Many career women are battling salary waves in the sea of gender pay gap in the corporate scene.
Simon Mburu explores how they can master the art of getting paid what they are worth.
Five months had passed since Florence Situma quit her job as a credit manager at a Nairobi-based micro finance institution. She had quit in January 2017 after falling out with her seniors.
"I felt that my work environment had become too corrosive. I was also not pleased with the remuneration I was getting," says the 38-year-old mother of two.
But by March 2017, Florence began to wonder if quitting had been the right decision. Despite having a good resume with concrete career achievements, she had found it difficult to get another job in the banking sector.
"I had this creeping fear that perhaps I had thrown an opportunity down the drain," she says. But towards the end of June 2017, lady luck smiled at her.
"I was invited to take over as a bank branch manager in Laikipia County for one of the leading tier 1 banks," she says. She was offered a starting salary of Sh120,000, which was more than the Sh70,000 salary that she had been making at her previous job.
"I was excited and grateful that the five-month wait had paid off!" She settled at her new workplace and started improving the branch transaction and customer conversion rates.
But in December last year, Florence was hit by a thunderbolt. "It dawned on me that my monthly salary was Sh50,000 less than what the previous manager was earning.
"I had a Master's degree, which he didn't have. I had also cracked more business for the bank than he had managed during his tenure.
Whichever way I looked at it, it appeared that his salary was more privileged because of his gender," she says.
Alarmingly, Florence is not the only career woman battling salary waves in the sea of gender pay gap in Kenya's corporate scene.
Many companies pay their male employees higher salaries than their female workers for the same jobs, responsibilities, and duties.
For example, a 2017 report on the gender pay gap in the workplace by the World Economic Forum showed that women on average get paid Sh 62 per hour compared to men, who are paid Sh100 per hour for the same tasks.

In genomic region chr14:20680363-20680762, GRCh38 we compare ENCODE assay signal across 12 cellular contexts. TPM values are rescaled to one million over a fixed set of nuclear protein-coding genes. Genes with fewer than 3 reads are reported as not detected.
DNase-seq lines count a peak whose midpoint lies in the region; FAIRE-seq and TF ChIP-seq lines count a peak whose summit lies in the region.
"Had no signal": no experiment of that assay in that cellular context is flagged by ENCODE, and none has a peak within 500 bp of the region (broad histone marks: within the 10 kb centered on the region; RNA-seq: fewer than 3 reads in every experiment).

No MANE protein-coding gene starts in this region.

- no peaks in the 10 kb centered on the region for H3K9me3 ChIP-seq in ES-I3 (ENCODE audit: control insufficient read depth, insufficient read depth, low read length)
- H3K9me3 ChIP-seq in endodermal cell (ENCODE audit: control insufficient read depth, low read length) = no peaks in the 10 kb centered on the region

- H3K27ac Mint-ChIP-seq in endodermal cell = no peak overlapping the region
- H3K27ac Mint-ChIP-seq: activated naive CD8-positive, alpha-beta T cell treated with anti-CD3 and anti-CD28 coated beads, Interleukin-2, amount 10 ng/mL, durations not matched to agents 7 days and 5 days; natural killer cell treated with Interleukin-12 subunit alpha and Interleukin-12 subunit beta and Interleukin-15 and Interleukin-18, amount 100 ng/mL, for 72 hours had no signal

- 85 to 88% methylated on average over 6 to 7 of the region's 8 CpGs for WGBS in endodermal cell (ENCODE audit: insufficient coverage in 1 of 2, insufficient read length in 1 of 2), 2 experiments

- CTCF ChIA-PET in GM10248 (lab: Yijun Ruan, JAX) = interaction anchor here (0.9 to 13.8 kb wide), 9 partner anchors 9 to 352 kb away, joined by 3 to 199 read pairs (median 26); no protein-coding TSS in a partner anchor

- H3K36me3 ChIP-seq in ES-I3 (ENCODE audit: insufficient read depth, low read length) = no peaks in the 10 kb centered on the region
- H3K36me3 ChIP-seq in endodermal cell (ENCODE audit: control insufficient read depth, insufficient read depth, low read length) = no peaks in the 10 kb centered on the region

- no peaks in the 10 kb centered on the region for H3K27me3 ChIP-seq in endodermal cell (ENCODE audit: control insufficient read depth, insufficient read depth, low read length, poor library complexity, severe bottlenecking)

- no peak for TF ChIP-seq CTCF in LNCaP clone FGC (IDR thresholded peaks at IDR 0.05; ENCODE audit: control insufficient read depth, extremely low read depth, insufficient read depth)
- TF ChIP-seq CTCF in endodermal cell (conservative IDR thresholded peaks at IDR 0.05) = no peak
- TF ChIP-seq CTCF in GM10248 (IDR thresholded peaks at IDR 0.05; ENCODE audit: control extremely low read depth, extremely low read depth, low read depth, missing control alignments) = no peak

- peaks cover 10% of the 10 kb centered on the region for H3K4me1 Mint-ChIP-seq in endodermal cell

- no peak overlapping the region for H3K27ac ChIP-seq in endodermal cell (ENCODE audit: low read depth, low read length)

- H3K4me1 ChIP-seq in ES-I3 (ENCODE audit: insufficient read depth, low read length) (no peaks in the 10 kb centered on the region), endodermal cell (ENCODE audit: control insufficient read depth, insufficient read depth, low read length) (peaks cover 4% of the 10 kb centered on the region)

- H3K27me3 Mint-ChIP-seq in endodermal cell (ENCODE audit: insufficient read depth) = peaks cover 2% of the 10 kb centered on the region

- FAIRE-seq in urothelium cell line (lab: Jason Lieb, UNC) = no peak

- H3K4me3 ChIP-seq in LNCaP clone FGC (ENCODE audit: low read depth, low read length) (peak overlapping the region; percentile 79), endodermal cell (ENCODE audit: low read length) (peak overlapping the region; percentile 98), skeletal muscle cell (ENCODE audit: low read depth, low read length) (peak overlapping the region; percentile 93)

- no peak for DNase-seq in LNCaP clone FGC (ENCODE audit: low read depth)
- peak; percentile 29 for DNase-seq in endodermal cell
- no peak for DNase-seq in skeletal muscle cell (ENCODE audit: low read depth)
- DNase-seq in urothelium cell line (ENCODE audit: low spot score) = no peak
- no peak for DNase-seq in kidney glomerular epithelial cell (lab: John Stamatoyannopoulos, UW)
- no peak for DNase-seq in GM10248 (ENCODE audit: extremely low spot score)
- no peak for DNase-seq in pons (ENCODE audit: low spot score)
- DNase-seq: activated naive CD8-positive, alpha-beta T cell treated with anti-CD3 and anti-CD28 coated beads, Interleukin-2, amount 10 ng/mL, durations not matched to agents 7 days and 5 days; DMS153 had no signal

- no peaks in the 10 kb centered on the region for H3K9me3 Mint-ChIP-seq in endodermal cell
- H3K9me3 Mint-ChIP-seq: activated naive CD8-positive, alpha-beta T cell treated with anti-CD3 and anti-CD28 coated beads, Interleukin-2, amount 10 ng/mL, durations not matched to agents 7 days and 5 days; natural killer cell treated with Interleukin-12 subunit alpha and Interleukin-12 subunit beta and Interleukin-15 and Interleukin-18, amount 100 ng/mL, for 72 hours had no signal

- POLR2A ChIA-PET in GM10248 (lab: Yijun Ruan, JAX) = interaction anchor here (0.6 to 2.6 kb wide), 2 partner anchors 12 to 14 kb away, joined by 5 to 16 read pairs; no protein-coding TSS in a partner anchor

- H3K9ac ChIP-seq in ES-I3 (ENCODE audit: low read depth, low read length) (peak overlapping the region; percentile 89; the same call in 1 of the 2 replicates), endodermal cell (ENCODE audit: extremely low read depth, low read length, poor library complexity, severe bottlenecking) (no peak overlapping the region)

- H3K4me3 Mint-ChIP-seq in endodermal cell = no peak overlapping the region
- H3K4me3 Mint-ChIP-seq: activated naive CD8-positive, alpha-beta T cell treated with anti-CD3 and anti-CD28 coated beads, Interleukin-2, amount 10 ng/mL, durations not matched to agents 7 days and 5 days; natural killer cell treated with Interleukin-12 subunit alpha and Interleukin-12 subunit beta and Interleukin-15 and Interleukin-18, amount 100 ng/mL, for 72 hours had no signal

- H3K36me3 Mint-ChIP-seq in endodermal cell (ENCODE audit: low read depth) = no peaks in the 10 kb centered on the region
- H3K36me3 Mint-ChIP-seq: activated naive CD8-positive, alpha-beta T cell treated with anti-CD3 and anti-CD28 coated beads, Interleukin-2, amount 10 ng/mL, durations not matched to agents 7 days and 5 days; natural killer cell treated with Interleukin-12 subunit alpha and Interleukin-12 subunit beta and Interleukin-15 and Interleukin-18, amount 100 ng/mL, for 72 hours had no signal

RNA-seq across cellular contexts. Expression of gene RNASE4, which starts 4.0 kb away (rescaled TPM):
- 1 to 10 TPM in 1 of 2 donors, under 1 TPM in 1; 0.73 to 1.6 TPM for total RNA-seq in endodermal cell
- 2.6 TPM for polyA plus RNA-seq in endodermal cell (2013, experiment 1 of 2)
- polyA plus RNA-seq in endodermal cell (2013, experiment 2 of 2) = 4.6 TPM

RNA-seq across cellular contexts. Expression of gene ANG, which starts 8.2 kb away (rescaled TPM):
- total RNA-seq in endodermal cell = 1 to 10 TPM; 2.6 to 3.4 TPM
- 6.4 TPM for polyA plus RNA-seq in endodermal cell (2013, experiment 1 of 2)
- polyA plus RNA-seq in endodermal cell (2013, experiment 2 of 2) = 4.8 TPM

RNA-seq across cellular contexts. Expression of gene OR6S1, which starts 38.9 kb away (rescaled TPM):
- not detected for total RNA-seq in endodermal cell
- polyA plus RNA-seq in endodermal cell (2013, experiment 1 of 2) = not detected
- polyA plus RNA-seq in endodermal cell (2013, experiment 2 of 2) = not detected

The report titled Global Gender Report also showed that Kenya lags far behind in bridging the salary inequality gap between men and women.
The study by the World Economic Forum was echoed by a survey on the best 100 companies to work for that was conducted by Brighter Monday last year.
This survey showed that in Kenya, there are 10 per cent men in high salary brackets than women.
For example, men who earn Sh251,000 and above stand at 55 per cent compared to 45 per cent of women, who take home the same amount every end month.
Also, a survey report by the Daily Nation’s Newsplex in 2018 showed that only one in every three women working in the formal sector earn Sh100,000 and monthly.
The Daily Nation Newsplex report also showed that a third of formal sector employees are women. This disparity is stretched to the job positions that women and men hold.
The report by Brighter Monday shows that men will tend to occupy more positions in the senior levels of a company while women generally occupy more entry and mid positions.
For example, among the 62 companies that are listed on the Nairobi Securities Exchange, only four are headed by women.
Incidentally, the gender pay gap is not only restricted to the corporate scene.
In May 2018, US-based Hollywood actor Mark Wahlberg was paid eight times more than his female colleague, Michelle Williams, for a screen play with comparable screen time.
Wahlberg was paid Sh500 million while Williams got Sh62.5 million in a payout deal that revealed the ugly face of financial gender discrimination at Hollywood.
Granted, the quest for higher and worthier pay is not a breeze for many career women like Florence.
Mostly, the common victims of pay discrimination in the corporate world are women aged between 25 and 35 years. Kate Nderu, a human capital strategist for SMEs, who is based in Nairobi, says some employers see these women as caregivers to the society, who are bound to take intermittent family breaks at the workplace.
“Unlike men, women tend to be subjected to gender-based victimisation at the workplace and as a result, they are disabled in negotiating based on the value proposition to the organisations they work for,” she says.
While a small percentage of working women have mastered the art of getting paid what they are worth, thousands, if not millions, of others are still in the woods.
How do you ask for a higher pay without looking greedy? Why are women overlooked when pay raises are given?
How can the gender-pay status quo be balanced? These are some of the questions that these underpaid working women have had to contend with.